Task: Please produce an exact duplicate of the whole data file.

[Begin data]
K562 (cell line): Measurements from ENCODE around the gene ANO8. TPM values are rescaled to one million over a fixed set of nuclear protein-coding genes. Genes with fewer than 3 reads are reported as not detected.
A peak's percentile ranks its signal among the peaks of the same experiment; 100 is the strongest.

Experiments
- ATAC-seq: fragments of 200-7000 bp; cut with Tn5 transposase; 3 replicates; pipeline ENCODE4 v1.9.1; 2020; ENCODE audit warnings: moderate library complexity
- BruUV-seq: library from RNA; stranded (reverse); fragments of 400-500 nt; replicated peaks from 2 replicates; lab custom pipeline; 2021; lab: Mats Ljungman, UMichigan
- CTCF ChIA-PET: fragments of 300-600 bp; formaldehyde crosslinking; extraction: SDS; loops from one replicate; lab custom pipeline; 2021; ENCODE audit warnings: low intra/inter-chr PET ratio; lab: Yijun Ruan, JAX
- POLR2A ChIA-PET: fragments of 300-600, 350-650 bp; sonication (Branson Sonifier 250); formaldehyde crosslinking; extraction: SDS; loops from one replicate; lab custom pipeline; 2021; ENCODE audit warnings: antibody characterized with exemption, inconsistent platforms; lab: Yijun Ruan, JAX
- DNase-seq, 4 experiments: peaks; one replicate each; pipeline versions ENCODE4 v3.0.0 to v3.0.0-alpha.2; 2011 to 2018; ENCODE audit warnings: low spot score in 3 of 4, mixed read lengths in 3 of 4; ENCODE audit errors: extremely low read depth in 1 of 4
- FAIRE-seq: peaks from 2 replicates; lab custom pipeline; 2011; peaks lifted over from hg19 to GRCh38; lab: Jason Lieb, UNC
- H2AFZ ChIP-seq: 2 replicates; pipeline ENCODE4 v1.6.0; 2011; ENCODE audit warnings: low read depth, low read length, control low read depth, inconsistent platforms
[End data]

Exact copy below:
K562 (cell line): Measurements from ENCODE around the gene ANO8. TPM values are rescaled to one million over a fixed set of nuclear protein-coding genes. Genes with fewer than 3 reads are reported as not detected.
A peak's percentile ranks its signal among the peaks of the same experiment; 100 is the strongest.

Experiments
- ATAC-seq: fragments of 200-7000 bp; cut with Tn5 transposase; 3 replicates; pipeline ENCODE4 v1.9.1; 2020; ENCODE audit warnings: moderate library complexity
- BruUV-seq: library from RNA; stranded (reverse); fragments of 400-500 nt; replicated peaks from 2 replicates; lab custom pipeline; 2021; lab: Mats Ljungman, UMichigan
- CTCF ChIA-PET: fragments of 300-600 bp; formaldehyde crosslinking; extraction: SDS; loops from one replicate; lab custom pipeline; 2021; ENCODE audit warnings: low intra/inter-chr PET ratio; lab: Yijun Ruan, JAX
- POLR2A ChIA-PET: fragments of 300-600, 350-650 bp; sonication (Branson Sonifier 250); formaldehyde crosslinking; extraction: SDS; loops from one replicate; lab custom pipeline; 2021; ENCODE audit warnings: antibody characterized with exemption, inconsistent platforms; lab: Yijun Ruan, JAX
- DNase-seq, 4 experiments: peaks; one replicate each; pipeline versions ENCODE4 v3.0.0 to v3.0.0-alpha.2; 2011 to 2018; ENCODE audit warnings: low spot score in 3 of 4, mixed read lengths in 3 of 4; ENCODE audit errors: extremely low read depth in 1 of 4
- FAIRE-seq: peaks from 2 replicates; lab custom pipeline; 2011; peaks lifted over from hg19 to GRCh38; lab: Jason Lieb, UNC
- H2AFZ ChIP-seq: 2 replicates; pipeline ENCODE4 v1.6.0; 2011; ENCODE audit warnings: low read depth, low read length, control low read depth, inconsistent platforms